Climate-related geographic variation in performance traits across the invasion front of a widespread nonnative insect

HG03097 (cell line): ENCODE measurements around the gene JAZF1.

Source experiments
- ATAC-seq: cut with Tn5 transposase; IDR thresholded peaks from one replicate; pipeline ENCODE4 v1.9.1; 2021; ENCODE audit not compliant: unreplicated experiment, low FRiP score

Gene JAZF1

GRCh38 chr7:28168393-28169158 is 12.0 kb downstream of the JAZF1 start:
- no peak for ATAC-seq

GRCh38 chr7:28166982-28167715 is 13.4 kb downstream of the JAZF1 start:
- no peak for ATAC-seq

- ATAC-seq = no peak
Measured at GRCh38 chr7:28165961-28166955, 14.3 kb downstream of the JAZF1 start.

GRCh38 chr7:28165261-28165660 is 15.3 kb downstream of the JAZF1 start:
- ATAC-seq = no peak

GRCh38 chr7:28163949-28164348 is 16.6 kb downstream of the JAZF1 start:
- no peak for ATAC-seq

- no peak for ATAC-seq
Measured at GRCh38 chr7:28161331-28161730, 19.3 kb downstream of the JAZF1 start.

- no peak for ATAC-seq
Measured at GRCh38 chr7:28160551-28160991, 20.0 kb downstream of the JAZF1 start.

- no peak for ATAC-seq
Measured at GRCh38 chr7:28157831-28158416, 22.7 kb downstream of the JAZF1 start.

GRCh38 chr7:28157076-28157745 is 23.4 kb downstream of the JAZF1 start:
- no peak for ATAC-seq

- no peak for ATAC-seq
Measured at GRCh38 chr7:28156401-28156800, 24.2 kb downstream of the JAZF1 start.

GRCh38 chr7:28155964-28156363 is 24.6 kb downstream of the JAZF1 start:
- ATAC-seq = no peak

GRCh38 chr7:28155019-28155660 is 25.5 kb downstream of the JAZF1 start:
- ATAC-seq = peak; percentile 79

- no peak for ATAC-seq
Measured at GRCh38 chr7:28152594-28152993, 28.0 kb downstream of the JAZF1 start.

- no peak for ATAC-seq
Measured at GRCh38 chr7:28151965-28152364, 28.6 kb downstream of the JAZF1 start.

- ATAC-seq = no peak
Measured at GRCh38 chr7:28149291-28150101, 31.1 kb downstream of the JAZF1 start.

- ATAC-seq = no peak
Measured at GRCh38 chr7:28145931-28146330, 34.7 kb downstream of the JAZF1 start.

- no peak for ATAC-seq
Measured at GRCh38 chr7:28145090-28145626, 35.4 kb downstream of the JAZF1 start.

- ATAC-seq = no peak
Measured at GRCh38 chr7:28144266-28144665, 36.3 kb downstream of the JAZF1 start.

Aim: Invasive species are an ideal system for testing geographic differences in performance traits and measuring evolutionary responses as a species spreads across divergent climates and habitats. The European gypsy moth, Lymantria dispar dispar L. (Lepidoptera: Erebidae), is a generalist forest defoliator introduced to Medford, Massachusetts, USA in 1869. Currently, the invasion front extends from Minnesota to North Carolina and the ability of gypsy moth populations to adapt to local climate may contribute to its continuing spread. We evaluate the performance of gypsy moth from populations along the climatic gradient of the invasion front to test for a relationship between climate and ecologically important performance traits. Methods: Gypsy moth from 14 populations across the US invasion front and the interior of the invasive range were reared from hatch to adult emergence in six constant temperature treatments. The responses of survival, pupal mass, and larval development time were analyzed as a function of source climate (annual mean normal temperature), rearing temperature, and their interaction. Results: With the exception of female development time, there were no significant interactions between source climate and rearing temperature, indicating little divergence in the shape of thermal reaction norms among populations. Source population and rearing temperature were significant predictors of survival and pupal mass. Independent of rearing temperature, populations from warmer climates had lower survival than those from colder climates, but attained larger body size despite similar development times. Larval development time was dependent on rearing temperature, but there were not consistent relationships with source climate. Main Conclusions: Thermal adaptation may be an important factor in shaping the spread of invasive species, particularly in the context of climate change. Our results suggest that gypsy moth is highly plastic, but has undergone climate-related adaptation in thermal performance and life history traits as it spread across North America.

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